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"I may not know how to fly but I know how to read and that's almost the same thing."-- Gregory Maguire, Out of Oz

"...while finding true love was one of the most splendid things that could happen to you in life, finding a friend was equally splendid." -- Felix J Palma, The Map of the Sky

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Wednesday, July 23, 2014

Top Ten Television Shows - 7/15/14


My picks for the Tuesday Top Ten, as invented by The Broke and Bookish. Today's theme was "other stories," either Top Ten Favorite Movies or TV Shows! I went with my favorite TV shows because the movie list is way longer.

1. 
LOST -- A plane crashes onto a mysterious island, leaving the survivors to fall prey to supernatural and scientific forces alike... 

I fan-girled so hard, I nearly wet myself every season opener and cried for weeks after every season ender. The writing was superb, every episode full of little clues and mysteries and monsters, questions were answered just so the viewer would ask more. The casting was perfect.

2. 
Breaking Bad -- A high school chemistry teacher, diagnosed with terminal cancer, realizes he's going to die and leave his family in debt. So  he invents his own meth-recipe and begins a crime spree to cover his medical bills... 

The writing for this was smart, dark, and funny, all at once. A story of a too-smart Anti-hero with plenty of character evolution to make it feel realistic.  

3. 
Wilfred -- Ryan is very unhappy. He's left his job, suffering from depression. His family situation is complicated. Then the cute neighbor starts bring her dog around. Everyone sees a normal dog, except Ryan, who sees Wilfred. 

This show is so witty. First seeing Jason Gann act out and give voice to seemingly normal doggie-behaviors is hysterical. Then watching Ryan and Wilfred get in and out of trouble together as Ryan searches for answers, is disturbing. Is Wilfred a devil? Or is Ryan insane?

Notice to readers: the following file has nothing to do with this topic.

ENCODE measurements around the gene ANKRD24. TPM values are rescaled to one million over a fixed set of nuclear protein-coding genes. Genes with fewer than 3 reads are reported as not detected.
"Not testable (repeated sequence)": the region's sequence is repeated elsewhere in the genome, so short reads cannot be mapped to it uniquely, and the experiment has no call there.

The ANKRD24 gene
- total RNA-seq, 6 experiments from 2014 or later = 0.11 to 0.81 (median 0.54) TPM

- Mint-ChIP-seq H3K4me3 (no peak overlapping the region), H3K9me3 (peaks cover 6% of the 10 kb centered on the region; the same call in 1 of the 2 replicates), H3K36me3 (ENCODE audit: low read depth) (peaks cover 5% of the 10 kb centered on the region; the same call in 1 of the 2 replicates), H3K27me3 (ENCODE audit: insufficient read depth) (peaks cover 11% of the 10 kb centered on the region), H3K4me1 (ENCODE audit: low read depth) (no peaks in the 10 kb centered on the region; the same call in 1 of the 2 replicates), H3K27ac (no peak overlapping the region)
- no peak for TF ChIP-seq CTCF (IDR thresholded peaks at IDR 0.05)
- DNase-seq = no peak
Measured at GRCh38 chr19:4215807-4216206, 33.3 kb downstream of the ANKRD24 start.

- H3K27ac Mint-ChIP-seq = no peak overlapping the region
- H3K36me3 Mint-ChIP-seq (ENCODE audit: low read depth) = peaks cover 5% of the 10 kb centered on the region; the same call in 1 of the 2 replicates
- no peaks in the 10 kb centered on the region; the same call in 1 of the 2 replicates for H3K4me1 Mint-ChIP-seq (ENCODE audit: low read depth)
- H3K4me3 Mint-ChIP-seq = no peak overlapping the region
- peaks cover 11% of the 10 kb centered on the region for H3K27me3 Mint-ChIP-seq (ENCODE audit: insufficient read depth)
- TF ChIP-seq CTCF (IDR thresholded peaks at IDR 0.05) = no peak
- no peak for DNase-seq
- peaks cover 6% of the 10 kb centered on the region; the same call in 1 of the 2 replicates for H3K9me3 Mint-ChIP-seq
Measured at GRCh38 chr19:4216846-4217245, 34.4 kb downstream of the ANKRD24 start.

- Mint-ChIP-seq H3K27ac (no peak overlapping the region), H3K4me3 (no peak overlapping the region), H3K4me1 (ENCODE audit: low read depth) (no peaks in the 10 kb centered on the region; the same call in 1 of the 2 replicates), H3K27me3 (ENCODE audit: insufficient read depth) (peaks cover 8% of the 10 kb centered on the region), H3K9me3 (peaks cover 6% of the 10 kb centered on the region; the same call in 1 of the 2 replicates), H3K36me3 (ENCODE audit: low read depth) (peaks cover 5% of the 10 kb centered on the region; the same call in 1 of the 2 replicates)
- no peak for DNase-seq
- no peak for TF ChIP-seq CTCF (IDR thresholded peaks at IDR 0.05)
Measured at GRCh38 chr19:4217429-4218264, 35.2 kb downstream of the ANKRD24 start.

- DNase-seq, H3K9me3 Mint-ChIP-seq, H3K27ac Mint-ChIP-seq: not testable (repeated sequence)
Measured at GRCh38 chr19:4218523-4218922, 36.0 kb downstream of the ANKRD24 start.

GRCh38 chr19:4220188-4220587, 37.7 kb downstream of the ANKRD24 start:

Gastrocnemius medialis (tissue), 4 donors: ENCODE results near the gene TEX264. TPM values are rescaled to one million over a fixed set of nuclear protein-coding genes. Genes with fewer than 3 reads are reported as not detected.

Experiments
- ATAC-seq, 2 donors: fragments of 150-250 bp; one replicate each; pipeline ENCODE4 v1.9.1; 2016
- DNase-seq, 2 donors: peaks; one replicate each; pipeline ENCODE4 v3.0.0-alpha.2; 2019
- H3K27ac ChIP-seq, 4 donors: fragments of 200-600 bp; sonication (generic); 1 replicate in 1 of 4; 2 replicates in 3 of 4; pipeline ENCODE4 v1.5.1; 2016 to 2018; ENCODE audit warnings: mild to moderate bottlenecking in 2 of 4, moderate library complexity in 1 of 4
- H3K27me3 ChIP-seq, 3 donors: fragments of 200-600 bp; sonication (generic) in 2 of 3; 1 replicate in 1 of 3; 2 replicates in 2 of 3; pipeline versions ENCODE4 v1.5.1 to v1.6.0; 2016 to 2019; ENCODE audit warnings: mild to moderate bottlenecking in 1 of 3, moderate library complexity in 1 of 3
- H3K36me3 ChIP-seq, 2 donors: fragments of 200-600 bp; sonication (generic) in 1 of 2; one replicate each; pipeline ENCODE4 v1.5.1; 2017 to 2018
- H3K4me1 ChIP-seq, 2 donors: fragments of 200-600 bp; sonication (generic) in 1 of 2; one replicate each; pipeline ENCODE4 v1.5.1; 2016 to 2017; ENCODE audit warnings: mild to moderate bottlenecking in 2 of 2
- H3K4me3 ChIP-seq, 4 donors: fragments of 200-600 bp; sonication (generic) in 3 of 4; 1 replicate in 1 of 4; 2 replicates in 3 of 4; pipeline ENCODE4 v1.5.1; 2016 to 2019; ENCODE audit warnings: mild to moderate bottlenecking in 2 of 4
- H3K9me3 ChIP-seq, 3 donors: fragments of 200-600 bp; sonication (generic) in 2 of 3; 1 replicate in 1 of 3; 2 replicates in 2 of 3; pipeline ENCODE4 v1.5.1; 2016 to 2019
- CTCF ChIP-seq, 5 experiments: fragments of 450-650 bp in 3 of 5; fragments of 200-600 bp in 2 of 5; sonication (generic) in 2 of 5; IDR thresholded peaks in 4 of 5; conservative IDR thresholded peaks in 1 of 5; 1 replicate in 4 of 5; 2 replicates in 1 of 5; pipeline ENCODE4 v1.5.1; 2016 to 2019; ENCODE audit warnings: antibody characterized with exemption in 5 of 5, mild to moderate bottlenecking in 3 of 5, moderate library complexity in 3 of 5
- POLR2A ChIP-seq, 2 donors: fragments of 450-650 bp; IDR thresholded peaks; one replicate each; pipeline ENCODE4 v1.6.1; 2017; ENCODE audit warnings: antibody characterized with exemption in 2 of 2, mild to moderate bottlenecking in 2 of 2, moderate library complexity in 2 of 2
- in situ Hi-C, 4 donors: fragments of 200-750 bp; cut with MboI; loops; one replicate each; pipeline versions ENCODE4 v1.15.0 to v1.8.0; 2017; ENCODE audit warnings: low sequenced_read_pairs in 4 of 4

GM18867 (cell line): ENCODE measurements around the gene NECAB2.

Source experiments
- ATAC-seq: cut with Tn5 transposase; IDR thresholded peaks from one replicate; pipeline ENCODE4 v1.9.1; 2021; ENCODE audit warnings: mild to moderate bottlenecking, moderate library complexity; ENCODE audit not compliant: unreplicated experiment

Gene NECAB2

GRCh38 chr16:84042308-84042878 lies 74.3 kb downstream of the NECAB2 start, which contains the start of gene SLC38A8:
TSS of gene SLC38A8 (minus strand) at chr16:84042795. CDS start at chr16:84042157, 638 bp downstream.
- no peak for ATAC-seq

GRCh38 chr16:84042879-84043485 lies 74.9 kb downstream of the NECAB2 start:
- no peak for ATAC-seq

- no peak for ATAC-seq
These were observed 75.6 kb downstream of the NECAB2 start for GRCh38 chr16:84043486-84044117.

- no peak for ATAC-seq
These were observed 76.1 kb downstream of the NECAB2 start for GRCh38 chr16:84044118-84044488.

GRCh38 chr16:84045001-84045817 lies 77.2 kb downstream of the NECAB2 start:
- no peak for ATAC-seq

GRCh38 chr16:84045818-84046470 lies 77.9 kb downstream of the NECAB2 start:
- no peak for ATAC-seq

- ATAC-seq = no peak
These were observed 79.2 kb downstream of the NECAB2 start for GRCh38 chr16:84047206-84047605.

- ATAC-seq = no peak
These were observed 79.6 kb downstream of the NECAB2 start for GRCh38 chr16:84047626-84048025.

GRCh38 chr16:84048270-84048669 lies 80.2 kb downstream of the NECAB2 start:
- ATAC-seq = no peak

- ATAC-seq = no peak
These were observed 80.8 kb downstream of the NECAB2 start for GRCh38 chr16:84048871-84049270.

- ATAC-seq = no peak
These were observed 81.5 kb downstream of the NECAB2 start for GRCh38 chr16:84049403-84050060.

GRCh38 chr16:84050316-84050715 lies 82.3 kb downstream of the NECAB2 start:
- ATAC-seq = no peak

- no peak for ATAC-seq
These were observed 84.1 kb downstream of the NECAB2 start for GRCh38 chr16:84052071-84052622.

4. 
The Black Donnellys -- This show only ran for one season (which I think is a sin). It's about an Irish crime family - four brothers who can't escape their heritage - living in Hell's Kitchen at war with Italians. 

It's sort of an Anti-hero story combined with brotherly love. The writing was dark and gripping, and the characters were compelling. This story wasn't about right from wrong, but doing what had to be done to protect 'The Family'.

5. 
The Walking Dead -- Rick Grimes wakes up alone in a hospital surrounded by dead bodies. Some of them are still walking. In a world without order and with a surplus of flesh eating zombies, he sets out to find and save his family. 

The biggest cool factor is how the zombies are handled: they're an obstacle course that wants to eat you. This story is set up to show how far people are willing to go when the shit hits the fan, what they're willing to do for each other and to each other. The character evolution is incredible; who these people are in season 1 is not the same as who they are in season 4. Each season has a new set of trials, tribulations, and villains... as if the undead weren't enough.

6. 
Supernatural -- Two brothers, Sam and Dean Winchester, take on the responsibility of hunting all that goes bump in the night, occasionally aided by a so-awkward-he's-human angel named Castiel, and the smooth-talking-double-crossing King of Hell name Crowley.

This show isn't particularly ground breaking, but boy is it fun. First you've got your little supernatural/creepy fix, from the monsters and the horrible things they're doing to humans. Then you've got your cheesy hero fix, with two handsome men, rushing in to save the day. Add some funny one-liners, a plot that's easy enough to follow, and the curiosity to see how the brothers are going to be killed (and resurrected) at the end of each season and you've got an addicting little show.